The co-author of a study into the behaviour of computer game players has slammed the Metro and the Daily Mail for their sensationalist, biased and plain wrong reporting on "Games Transfer Phenomena". He revealed to SPOnG today that mainstream journalists twisted the findings to suit a negative story.
Professor Mark Griffiths explained to SPOnG the nature of the original study, which saw a sample of 42 gamers aged between 15 and 21 thinking about performing gaming acts in real life, and said the Metro's
report - which suggested gamers could not tell the real world from fantasy
- was inaccurate.
"For one thing, we never said that in our paper," the Professor said, "and for a second thing, the findings don't even hint at that. The press release I put out yesterday regarding this study was completely neutral, not one negative thing in there.
, they obviously had an agenda - because all [the reporter] said was that he just wanted to know about the negative stuff. I told him that the paper was primarily positive, or at least neutral. He said 'I don't want to know about that, I want to know the negative stuff.' So I just went through what we did, what we found and what we are doing next."
A copy of the study in full has been provided to SPOnG - we've included it in this story so you can take a look at it for yourself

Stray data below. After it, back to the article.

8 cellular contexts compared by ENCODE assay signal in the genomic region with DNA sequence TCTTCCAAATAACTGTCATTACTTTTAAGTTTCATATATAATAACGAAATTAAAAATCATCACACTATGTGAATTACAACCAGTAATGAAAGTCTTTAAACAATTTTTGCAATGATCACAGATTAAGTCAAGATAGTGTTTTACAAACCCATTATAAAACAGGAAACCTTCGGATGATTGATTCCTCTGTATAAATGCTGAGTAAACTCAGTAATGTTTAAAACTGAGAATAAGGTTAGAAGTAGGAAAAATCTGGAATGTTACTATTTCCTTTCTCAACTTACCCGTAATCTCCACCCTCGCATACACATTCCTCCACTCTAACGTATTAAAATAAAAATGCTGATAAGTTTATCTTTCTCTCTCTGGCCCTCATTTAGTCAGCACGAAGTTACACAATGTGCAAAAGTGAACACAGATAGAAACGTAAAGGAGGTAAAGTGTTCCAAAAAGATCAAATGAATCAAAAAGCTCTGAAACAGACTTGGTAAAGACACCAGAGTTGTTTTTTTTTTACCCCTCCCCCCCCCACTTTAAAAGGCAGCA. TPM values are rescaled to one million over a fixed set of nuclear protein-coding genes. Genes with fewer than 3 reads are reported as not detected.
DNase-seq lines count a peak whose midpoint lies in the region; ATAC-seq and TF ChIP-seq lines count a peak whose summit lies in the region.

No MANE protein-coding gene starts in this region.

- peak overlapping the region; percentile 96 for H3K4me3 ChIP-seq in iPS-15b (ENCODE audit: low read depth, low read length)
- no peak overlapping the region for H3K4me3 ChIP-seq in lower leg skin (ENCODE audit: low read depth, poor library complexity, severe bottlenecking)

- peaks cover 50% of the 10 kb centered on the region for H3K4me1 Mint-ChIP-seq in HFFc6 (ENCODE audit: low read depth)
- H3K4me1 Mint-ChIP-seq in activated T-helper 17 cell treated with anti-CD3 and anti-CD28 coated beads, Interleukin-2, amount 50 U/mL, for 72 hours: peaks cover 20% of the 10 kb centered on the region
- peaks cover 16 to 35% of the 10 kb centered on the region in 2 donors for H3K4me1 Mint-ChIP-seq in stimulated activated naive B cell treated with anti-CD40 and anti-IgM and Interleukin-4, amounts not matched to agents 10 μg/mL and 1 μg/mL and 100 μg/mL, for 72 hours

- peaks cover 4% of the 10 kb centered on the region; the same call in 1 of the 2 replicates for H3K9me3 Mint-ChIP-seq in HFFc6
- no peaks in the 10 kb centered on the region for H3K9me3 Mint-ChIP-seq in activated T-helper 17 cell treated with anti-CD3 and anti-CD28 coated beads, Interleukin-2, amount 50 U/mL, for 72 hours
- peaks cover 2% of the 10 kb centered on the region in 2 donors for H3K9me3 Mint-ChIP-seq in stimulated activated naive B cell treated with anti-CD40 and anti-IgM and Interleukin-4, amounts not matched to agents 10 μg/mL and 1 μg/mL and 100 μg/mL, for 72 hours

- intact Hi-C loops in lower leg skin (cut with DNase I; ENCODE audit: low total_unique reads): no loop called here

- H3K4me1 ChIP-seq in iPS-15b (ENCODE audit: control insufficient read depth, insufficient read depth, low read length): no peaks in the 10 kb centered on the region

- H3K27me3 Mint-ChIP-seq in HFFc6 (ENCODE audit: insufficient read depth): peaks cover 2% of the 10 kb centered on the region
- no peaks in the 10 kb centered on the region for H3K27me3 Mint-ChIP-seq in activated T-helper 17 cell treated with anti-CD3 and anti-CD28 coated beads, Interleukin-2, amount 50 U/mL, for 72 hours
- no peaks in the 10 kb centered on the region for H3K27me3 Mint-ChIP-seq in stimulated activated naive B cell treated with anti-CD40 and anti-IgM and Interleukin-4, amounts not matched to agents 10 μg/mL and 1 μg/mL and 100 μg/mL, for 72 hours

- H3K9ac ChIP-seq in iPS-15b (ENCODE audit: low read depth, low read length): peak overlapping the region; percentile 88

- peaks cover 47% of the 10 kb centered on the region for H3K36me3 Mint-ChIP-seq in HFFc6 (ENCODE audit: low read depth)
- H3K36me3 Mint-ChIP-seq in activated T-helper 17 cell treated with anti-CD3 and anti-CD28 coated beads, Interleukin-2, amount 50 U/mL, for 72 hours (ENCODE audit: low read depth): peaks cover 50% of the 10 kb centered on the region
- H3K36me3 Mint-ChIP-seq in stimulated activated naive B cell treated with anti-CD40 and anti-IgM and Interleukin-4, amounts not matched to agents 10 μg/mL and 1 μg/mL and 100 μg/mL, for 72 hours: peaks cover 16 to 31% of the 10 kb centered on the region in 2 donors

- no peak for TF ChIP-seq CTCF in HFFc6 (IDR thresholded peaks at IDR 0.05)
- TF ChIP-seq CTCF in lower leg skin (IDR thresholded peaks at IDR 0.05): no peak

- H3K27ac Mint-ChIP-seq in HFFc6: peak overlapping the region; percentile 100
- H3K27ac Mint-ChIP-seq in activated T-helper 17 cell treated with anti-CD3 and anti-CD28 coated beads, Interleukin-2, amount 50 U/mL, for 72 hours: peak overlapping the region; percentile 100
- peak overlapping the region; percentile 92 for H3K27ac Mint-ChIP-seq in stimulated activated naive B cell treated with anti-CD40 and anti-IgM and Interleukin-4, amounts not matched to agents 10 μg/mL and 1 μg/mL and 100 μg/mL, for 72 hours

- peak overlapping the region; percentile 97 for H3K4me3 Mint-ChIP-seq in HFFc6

. Prof Griffiths added that Nottingham Trent University researchers came across the concept of Games Transfer Phenomena entirely by accident, and that the findings published yesterday only represent something of a preliminary study into the subject.
"Of course 42 gamers is not a representative sample, it says in the paper that it's not and we're actually following that up now on a much larger scale, with participants from all over the world," he said.
"We weren't even looking for this. The honest answer is that we went in doing a study for something completely different. But during the interviews it became apparent that the most interesting thing to report on was this unexpected activity - people that just spontaneously talk about carry-over effects from video games into real life."
The follow-up study, which will be directly focused on investigating Games Transfer Phenomena, will have a sample of over 2000 gamers. The Professor, despite his chagrin, is taking the mainstream spin of yesterday's findings on the chin.
"I've been doing this for 25 years - you learn to take the rough with the smooth. But I stand by the research. That paper has exactly what we said and what we didn't say. The Daily Mail
had an advance copy of that paper for about 48 hours, in fact, and the journalist was reading back sections to me. So she knew what was in it, but decided to just write her own story anyway."
The Daily Mail
yesterday used the study to support a murder story
that was blamed on Rockstar's sandbox series Grand Theft Auto
.The Paper can be found in full here as a PDF.